Cost optimization is perpetually one of the top agenda items for most healthcare CIOs. Why? Because leadership and business rely on IT to enable more innovation and organizational strategy while at the same time costing less. And don’t forget—all of this has to be more secure and stable. In other words Faster, Better, Cheaper… and Secure.
But cutting costs alone isn’t always the perfect solution. To meet today’s challenges, IT must deliver financial transparency, a continuous discipline of cost optimization focused on business outcomes, and of course reduce costs where possible. The overarching principle to remember: don’t reduce costs at the expense of IT service quality. At Children’s Health in Dallas, as we strive to meet the demand for high quality solutions that are optimized for business profitability, we are taking a three-pronged approach to increasing the value of IT to the business.
Do you want to begin optimizing? If so, take a look at your existing overhead with vendor contracts and maintenance agreements, as these are a great place to start. Begin by tracking the annual spend for all major vendors. When you do this, you’ll be amazed at how opportunities to leverage volume discounts will quickly present themselves. Armed with that knowledge, start reviewing all enterprise contract renewals for opportunities to secure the best pricing and terms—but you have to plan ahead and do the work and negotiations at least six months before expiration so that there is time to negotiate, or worst case, seek alternative solutions. Your organization may also find that by delivering applications differently, you will have a positive impact on the application’s total cost of ownership (TCO). Many vendors now offer SaaS models as a low risk, low cost method for delivering the same application in a vendor-hosted environment. SaaS solutions reduce operational overhead within the data center, lessen the burden on IT staff to maintain these applications, and often times offer a more feature rich application than the on-premise packaged product. So SaaS models, bear a close look.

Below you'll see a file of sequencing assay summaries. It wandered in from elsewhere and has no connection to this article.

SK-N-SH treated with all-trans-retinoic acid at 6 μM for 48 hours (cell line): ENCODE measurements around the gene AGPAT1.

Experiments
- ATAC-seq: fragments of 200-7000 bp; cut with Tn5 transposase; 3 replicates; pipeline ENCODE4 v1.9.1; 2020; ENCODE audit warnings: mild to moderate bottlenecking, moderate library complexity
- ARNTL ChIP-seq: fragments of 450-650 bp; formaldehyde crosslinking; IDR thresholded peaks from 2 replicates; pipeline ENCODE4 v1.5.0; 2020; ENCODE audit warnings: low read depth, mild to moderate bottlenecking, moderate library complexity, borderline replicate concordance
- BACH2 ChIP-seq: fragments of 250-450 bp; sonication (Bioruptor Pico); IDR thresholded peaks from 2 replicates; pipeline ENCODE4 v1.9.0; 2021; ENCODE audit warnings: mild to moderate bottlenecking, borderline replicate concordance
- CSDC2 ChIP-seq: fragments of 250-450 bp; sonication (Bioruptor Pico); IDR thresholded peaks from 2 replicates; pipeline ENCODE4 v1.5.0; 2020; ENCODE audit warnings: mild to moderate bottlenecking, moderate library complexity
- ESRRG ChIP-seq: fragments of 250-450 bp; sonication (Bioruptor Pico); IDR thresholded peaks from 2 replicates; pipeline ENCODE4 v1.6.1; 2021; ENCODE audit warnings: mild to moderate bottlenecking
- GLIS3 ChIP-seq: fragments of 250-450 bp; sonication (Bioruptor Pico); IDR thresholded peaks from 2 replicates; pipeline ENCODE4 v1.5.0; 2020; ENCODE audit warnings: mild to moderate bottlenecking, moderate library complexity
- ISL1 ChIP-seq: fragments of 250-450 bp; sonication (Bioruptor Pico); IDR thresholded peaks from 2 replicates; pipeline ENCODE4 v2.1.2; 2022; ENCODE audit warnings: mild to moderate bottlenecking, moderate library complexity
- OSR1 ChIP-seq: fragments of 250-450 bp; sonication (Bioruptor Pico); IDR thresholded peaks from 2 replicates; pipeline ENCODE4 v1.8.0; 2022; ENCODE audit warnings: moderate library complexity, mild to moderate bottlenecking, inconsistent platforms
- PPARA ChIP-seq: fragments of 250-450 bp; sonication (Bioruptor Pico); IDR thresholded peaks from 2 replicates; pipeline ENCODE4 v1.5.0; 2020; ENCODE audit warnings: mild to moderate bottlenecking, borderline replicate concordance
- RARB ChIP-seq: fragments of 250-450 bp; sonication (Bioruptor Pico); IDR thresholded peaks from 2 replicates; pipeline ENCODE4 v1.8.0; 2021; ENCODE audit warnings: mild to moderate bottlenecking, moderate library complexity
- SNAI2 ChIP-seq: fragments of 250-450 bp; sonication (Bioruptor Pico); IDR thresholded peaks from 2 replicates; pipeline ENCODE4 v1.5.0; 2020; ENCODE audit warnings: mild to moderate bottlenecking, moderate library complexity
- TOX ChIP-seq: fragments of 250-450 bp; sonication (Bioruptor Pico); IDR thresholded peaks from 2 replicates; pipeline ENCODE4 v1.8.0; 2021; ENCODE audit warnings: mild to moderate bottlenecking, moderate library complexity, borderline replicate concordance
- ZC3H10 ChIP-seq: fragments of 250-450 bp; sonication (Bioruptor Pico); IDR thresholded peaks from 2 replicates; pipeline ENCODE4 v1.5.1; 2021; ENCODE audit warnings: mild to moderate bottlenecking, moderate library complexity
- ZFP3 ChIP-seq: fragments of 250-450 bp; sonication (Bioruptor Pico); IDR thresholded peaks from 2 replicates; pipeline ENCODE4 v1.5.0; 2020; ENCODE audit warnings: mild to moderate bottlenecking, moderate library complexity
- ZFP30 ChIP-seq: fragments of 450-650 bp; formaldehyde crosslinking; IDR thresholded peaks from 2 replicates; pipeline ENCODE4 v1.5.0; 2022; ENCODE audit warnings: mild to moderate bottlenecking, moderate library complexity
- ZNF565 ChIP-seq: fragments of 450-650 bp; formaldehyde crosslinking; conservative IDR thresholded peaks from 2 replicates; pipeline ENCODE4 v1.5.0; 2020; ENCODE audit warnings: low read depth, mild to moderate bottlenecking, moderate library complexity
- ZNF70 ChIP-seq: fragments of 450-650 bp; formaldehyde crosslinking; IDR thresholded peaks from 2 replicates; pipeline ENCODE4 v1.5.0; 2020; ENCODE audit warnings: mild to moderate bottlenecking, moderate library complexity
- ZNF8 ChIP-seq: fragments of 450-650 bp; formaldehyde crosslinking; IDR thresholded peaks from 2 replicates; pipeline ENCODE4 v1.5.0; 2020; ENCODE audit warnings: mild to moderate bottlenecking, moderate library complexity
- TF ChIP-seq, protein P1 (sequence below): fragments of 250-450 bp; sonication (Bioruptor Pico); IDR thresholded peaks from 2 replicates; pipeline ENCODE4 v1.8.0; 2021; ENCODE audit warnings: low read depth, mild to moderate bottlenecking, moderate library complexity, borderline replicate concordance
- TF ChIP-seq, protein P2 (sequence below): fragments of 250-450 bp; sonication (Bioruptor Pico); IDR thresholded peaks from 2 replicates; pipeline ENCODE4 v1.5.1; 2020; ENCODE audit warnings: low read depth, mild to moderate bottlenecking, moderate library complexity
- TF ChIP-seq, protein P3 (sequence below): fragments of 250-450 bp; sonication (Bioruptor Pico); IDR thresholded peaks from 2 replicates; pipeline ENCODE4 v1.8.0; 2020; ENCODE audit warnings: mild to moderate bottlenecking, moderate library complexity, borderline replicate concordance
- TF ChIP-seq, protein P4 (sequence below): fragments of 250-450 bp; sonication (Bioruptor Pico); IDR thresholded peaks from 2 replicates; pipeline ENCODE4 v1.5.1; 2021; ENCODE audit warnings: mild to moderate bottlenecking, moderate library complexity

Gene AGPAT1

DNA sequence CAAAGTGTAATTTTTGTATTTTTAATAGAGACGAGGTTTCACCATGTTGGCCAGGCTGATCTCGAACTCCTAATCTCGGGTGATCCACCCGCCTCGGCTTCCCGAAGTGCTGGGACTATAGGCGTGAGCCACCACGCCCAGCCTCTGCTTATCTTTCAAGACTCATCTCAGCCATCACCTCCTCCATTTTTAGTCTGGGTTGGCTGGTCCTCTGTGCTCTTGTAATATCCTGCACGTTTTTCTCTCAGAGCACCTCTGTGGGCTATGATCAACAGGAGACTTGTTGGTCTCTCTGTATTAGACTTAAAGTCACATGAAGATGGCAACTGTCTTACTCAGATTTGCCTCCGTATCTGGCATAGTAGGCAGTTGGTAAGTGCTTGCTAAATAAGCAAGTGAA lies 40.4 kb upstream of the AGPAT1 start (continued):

It’s time to develop a cloud strategy if you don’t have one. Cloud providers are touting their ability to save us money, but it’s our job to define what that looks like for our organizations. The journey to the cloud necessarily involves conducting application assessments on your active portfolio to better understand where the cloud might deliver on the promise of faster, better, cheaper for each of your applications. Certainly, the cloud is not a one-size-fits-all solution for an organization—rather, it will be an application by application or even application component (archive storage, backups, databases) based decision. Do your research because simply re-platforming an application to the cloud doesn’t traditionally save money.